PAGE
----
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TO EDMUND RANDOLPH. 1 - James Madison, The Writings, vol. 1 (1769-1783) 
The Writings of James Madison, comprising his Public Papers and his Private Correspondence, including his numerous letters and documents now for the first time printed, ed. Gaillard Hunt (New York: G.P. Putnam’s Sons, 1900). Vol. 1.
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TO EDMUND RANDOLPH.1
Philadelphia, May 1, 1781.
The case of the vessel captured within North Carolina was some time since remitted to Congress by Governor Harrison. I am glad to find your ideas correspond so exactly with those I had advanced on the subject. The legislative power over captures, and the judiciary in the last resort, are clearly vested in Congress by the Confederation. But the judiciary power in the first instance, not being delegated, is as clearly reserved to the Admiralty Courts of the particular States within which the captures are made. Captures made on the high seas must fall within the jurisdiction of the State into which it shall please the captor to carry them. It will be sufficient, I believe, to insert in the instructions to privateers, a clause for preventing the grievance complained of by North Carolina. The anger of Mr. Burke was erroneous in its principle, as well as intemperate in its degree. The offender being an officer of Congress, and not of Virginia, Congress, and not Virginia, should have been resorted to for redress.
1 On a consultation before Doctor Lee left us, it was determined that we ought to renew our attempts to obtain from Congress a decision on the cession of Virginia, before the meeting of the Legislature. The attempt was accordingly made, and produced all the perplexing and dilatory objections which its adversaries could devise. An indisposition of the President, which suspended the vote of Maryland, furnished an argument for postponing, which it was prudent to yield to, but which is now removed by the arrival of Mr. Wright, a new Delegate from that State. We shall call again on Congress for a simple answer in the affirmative or the negative, without going into any unnecessary discussions on the point of right; and should the decision be postponed sine die, we hope the State will consider itself at liberty to take any course which its interest shall suggest. It happens very unluckily that Virginia will only have two Representatives present during the interesting business. Mr. Jones cannot be prevailed on to wait the event. Colonel Bland thinks the validity of characters unimportant to the title of Virginia, and that the title of the natives militates against the claims of the companies. Is not my situation an enviable one?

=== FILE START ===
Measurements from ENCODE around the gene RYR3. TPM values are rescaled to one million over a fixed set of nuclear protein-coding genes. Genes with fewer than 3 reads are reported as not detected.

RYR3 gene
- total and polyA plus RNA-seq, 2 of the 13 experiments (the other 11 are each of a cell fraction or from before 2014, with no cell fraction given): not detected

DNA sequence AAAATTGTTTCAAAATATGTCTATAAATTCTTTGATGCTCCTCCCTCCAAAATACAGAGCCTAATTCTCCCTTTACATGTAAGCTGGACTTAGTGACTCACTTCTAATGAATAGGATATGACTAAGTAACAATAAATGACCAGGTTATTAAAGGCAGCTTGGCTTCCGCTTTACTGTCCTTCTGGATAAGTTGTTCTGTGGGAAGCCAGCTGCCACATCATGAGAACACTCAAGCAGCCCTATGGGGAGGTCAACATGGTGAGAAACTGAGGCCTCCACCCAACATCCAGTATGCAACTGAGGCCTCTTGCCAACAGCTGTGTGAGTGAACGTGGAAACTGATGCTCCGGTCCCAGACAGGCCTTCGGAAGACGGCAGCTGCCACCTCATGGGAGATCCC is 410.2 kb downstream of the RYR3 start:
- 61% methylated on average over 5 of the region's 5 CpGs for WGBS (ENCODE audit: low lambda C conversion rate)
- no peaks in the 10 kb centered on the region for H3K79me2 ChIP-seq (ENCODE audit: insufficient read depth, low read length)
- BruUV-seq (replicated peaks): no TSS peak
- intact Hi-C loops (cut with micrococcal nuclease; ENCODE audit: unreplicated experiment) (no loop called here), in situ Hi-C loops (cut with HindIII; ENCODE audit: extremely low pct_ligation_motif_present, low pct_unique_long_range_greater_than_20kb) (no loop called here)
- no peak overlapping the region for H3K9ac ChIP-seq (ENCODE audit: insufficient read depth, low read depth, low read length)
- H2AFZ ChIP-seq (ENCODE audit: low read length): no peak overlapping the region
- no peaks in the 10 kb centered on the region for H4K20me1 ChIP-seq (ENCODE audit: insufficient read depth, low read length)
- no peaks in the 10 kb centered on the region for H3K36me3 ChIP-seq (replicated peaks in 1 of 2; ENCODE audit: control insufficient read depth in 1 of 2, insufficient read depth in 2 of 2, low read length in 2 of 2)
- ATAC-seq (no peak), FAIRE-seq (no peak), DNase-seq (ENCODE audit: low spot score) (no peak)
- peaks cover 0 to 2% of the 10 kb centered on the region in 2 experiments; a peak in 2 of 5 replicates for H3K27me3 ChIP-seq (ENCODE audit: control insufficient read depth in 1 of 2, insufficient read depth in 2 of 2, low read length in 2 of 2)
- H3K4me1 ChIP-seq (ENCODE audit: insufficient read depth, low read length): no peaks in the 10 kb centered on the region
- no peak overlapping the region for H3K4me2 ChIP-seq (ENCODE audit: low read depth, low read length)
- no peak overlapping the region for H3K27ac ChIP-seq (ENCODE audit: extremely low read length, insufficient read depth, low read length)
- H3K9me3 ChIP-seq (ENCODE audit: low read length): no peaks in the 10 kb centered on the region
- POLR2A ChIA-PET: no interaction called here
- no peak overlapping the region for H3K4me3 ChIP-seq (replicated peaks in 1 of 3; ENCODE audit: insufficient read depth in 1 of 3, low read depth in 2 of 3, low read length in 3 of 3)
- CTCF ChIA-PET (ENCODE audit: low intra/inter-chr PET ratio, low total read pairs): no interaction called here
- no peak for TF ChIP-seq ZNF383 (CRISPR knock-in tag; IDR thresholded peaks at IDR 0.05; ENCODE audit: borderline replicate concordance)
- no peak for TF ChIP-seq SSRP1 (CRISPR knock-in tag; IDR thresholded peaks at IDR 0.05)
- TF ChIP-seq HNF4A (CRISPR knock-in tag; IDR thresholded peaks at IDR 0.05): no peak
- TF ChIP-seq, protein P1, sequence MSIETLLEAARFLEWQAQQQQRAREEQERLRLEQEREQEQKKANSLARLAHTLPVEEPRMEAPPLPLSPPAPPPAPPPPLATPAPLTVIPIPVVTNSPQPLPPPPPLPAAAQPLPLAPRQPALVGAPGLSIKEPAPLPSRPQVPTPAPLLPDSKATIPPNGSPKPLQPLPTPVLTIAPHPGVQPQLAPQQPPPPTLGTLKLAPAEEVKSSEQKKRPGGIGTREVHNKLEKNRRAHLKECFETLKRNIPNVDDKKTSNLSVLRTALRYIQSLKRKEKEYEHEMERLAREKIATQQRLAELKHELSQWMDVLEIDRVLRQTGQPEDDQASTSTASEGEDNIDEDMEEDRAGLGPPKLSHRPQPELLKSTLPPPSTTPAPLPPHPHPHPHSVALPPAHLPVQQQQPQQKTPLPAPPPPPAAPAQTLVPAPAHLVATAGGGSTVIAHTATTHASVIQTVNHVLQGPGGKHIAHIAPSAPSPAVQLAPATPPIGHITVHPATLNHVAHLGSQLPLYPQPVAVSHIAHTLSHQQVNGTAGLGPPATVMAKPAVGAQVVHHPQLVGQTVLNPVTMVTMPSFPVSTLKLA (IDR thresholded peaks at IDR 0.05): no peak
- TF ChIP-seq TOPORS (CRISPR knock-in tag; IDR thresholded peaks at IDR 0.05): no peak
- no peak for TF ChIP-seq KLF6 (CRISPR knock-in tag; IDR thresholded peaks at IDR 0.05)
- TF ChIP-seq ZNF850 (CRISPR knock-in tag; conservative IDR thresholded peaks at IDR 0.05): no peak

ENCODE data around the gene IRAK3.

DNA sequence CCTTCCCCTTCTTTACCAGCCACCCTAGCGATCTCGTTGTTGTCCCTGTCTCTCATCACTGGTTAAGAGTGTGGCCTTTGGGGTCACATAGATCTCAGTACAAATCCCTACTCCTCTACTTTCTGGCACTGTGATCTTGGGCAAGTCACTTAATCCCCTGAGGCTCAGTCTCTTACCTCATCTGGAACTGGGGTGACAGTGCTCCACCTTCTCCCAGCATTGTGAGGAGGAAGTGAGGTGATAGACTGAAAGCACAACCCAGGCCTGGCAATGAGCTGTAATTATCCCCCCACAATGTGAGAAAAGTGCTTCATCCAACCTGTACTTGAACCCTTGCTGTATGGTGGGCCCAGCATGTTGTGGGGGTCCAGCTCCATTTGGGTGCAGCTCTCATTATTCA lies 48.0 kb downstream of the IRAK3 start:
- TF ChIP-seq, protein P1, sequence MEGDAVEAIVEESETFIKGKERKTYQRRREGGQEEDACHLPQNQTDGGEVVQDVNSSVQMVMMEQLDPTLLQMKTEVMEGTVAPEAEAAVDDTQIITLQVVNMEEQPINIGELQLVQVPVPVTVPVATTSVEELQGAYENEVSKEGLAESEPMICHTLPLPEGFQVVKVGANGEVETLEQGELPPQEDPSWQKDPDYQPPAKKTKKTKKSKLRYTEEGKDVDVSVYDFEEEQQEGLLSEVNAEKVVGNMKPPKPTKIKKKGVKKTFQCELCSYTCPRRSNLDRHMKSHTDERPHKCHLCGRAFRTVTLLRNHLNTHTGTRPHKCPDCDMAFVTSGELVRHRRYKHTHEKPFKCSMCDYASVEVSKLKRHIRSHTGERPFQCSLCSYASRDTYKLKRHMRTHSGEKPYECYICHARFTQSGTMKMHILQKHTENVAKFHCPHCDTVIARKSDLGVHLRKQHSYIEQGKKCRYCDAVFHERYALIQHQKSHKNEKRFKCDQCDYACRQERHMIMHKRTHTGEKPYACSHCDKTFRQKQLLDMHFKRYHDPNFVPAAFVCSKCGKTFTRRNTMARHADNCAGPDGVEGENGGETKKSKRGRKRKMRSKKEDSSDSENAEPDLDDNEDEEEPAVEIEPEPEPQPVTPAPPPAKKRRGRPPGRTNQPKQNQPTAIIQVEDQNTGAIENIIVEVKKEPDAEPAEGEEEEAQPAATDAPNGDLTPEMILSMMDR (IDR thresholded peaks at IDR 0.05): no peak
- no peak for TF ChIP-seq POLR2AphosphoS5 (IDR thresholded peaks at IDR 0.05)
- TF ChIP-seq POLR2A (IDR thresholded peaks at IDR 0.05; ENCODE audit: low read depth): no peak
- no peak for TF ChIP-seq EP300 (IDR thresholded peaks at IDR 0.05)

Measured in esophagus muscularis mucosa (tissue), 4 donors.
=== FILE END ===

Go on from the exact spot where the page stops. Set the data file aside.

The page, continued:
A further communication from the French Minister informs us, that the Court of France laments the weakness of our army; insinuates the idea of co-operation in expelling the enemy from the United States; apprehends attempts to seduce the States into separate negotiations, and hopes measures will be taken to frustrate such views. I believe, from this and other circumstances, that the Court of France begins to have serious suspicions of some latent danger. It is extremely probable, that as the enemy relax in their military exertions against this country, they will redouble the means of seduction and division. This consideration is an additional argument in favor of a full representation of the States. In a multitude of counsellors there is the best chance for honesty, if not of wisdom.
The subject of Vermont has not yet been called up. Their agents and those of the land-mongers are playing with great adroitness into each others’ hands. Mr. Jones will explain this game to you. Colonel Bland is still schismatical on this point. I flatter myself, however, that he will so far respect the united opinion of his brethren as to be silent. Mr. Lee entered fully into the policy of keeping the vote of Vermont out of Congress.
The refugees from New York have lately perpetrated one of the most daring and flagrant acts that has occurred in the course of the war. A captain of militia of New Jersey, who unfortunately fell a captive into their hands, was carried to New York, confined successively in different prisons, and treated with every mark of insult and cruelty; and finally brought over to the Jerseys, and in cold blood hanged. A label was left on his breast, charging him with having murdered one of their fraternity, and denouncing a like fate to others. The charge has been disproved by unexceptionable testimony. A number of respectable people of New Jersey have, by a memorial, called aloud on the Commander-in-Chief for retaliation; in consequence of which he has, in the most decisive terms, claimed of Sir Henry Clinton a delivery of the offenders up to justice, as the only means of averting the stroke of vengeance from the innocent head of a captive officer of equal rank to the Jersey captain. The answer of Clinton was not received when General Washington despatched a state of the transaction to Congress.
[1 ]From the Madison Papers (1840).
[1 ]Also a delegate from Maryland.